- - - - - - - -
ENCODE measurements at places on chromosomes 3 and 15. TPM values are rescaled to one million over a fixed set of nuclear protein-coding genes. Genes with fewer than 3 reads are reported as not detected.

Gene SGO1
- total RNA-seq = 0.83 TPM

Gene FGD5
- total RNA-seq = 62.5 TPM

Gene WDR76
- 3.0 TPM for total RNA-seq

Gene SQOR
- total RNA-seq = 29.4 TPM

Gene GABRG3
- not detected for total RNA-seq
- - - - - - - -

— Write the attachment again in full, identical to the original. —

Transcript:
ENCODE measurements at places on chromosomes 3 and 15. TPM values are rescaled to one million over a fixed set of nuclear protein-coding genes. Genes with fewer than 3 reads are reported as not detected.

Gene SGO1
- total RNA-seq = 0.83 TPM

Gene FGD5
- total RNA-seq = 62.5 TPM

Gene WDR76
- 3.0 TPM for total RNA-seq

Gene SQOR
- total RNA-seq = 29.4 TPM

Gene GABRG3
- not detected for total RNA-seq